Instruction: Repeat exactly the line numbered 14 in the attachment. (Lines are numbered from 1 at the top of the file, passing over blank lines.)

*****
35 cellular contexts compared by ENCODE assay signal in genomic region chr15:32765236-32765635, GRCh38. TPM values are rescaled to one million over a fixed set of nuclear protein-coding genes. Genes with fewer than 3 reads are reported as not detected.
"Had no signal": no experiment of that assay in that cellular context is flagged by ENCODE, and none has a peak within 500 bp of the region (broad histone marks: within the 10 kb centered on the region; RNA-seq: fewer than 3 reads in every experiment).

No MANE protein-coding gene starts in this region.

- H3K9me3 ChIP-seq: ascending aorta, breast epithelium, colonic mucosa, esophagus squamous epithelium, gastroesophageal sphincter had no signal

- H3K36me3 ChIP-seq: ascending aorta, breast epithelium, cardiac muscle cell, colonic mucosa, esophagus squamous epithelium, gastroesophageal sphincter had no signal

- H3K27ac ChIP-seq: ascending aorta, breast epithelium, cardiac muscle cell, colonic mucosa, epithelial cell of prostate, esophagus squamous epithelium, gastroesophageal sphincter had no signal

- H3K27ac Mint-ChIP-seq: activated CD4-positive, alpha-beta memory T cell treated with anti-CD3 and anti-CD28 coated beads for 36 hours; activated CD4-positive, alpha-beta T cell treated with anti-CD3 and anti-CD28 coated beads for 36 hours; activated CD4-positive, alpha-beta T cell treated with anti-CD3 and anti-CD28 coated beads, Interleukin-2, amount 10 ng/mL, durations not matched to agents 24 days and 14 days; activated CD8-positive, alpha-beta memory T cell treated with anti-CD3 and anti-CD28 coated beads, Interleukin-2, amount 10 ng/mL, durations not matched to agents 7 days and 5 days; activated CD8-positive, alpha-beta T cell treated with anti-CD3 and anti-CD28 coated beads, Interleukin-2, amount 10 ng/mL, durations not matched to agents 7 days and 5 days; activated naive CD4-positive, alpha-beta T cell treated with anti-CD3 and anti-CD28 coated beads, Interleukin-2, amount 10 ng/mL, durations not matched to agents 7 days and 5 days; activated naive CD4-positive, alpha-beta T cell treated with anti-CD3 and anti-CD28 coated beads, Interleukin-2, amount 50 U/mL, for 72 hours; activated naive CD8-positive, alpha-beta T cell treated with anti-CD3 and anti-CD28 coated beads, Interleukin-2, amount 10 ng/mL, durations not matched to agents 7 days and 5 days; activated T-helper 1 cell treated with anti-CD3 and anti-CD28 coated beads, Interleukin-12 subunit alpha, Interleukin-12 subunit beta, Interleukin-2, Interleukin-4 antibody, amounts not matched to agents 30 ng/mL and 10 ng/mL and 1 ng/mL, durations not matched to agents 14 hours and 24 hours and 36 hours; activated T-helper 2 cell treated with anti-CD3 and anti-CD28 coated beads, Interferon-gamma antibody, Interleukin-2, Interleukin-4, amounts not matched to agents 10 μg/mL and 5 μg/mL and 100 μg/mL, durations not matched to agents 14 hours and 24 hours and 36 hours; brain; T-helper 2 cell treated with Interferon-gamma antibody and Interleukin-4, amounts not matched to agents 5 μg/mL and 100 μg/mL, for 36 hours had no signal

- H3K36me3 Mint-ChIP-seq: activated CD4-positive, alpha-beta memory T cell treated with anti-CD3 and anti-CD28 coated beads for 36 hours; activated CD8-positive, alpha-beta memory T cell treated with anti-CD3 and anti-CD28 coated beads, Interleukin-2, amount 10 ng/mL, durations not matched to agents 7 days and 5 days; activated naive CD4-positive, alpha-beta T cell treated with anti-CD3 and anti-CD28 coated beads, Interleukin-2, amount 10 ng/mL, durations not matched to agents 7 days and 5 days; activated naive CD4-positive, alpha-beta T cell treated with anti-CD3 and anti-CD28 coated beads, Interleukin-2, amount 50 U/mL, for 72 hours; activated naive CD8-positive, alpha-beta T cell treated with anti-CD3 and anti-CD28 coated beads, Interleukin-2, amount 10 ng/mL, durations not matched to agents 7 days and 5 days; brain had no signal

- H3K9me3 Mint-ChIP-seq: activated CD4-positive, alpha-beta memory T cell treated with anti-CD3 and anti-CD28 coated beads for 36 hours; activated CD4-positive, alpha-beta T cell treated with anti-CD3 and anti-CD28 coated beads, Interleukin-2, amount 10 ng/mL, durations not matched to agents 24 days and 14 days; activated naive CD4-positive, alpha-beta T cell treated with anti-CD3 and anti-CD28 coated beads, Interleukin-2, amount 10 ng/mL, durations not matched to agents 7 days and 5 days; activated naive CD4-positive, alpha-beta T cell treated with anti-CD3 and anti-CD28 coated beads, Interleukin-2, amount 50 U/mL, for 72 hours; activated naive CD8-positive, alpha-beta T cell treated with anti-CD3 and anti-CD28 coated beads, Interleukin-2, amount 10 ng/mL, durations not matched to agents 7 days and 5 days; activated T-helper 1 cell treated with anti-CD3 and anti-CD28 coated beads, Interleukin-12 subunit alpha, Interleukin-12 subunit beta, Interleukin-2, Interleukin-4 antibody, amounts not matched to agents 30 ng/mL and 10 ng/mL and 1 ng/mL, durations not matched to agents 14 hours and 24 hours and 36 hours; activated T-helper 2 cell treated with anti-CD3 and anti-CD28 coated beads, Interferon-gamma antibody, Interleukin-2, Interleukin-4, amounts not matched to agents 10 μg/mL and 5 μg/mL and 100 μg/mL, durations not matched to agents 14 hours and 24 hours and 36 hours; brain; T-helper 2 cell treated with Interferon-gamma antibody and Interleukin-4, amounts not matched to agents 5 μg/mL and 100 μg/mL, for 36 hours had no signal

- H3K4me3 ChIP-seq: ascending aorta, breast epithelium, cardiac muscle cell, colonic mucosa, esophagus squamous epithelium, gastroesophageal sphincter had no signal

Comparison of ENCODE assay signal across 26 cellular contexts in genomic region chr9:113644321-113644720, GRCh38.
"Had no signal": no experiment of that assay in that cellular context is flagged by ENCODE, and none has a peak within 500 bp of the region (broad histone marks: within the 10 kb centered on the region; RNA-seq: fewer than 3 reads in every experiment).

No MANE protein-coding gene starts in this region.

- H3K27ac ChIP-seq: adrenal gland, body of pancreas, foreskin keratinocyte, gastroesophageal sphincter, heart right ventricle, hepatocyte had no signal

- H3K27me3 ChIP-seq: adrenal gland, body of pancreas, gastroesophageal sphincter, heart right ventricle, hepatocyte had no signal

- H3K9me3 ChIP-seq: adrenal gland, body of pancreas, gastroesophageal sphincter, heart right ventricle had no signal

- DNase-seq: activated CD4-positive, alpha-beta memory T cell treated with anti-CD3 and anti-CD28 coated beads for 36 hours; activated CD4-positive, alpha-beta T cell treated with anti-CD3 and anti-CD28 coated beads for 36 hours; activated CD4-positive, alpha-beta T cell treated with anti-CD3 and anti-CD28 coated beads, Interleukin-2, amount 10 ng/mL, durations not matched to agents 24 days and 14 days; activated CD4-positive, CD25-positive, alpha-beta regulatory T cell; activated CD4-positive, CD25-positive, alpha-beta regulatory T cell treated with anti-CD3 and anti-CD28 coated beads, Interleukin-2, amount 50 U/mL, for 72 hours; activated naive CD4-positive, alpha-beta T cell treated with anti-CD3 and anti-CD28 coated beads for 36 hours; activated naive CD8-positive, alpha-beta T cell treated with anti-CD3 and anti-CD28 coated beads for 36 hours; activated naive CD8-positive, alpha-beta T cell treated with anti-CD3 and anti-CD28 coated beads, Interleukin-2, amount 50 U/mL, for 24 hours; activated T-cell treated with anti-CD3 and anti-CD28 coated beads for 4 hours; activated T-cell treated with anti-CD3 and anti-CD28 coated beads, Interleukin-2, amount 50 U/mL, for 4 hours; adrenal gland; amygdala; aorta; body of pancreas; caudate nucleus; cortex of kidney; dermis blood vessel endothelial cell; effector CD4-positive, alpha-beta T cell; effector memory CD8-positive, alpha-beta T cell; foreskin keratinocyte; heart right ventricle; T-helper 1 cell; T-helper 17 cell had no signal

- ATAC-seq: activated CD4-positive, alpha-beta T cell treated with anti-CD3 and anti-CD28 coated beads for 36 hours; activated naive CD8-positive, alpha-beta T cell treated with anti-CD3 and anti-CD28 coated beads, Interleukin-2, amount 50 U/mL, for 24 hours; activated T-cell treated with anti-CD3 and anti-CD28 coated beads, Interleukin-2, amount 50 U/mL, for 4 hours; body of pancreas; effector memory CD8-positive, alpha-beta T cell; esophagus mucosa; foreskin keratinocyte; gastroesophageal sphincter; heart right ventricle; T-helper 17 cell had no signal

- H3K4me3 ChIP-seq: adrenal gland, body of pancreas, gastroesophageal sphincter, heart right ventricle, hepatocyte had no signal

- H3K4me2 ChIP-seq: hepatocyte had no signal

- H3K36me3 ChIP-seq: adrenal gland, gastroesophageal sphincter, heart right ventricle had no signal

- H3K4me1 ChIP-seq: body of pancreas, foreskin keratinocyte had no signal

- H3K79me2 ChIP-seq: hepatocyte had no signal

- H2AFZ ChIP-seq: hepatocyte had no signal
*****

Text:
- H3K27ac ChIP-seq: adrenal gland, body of pancreas, foreskin keratinocyte, gastroesophageal sphincter, heart right ventricle, hepatocyte had no signal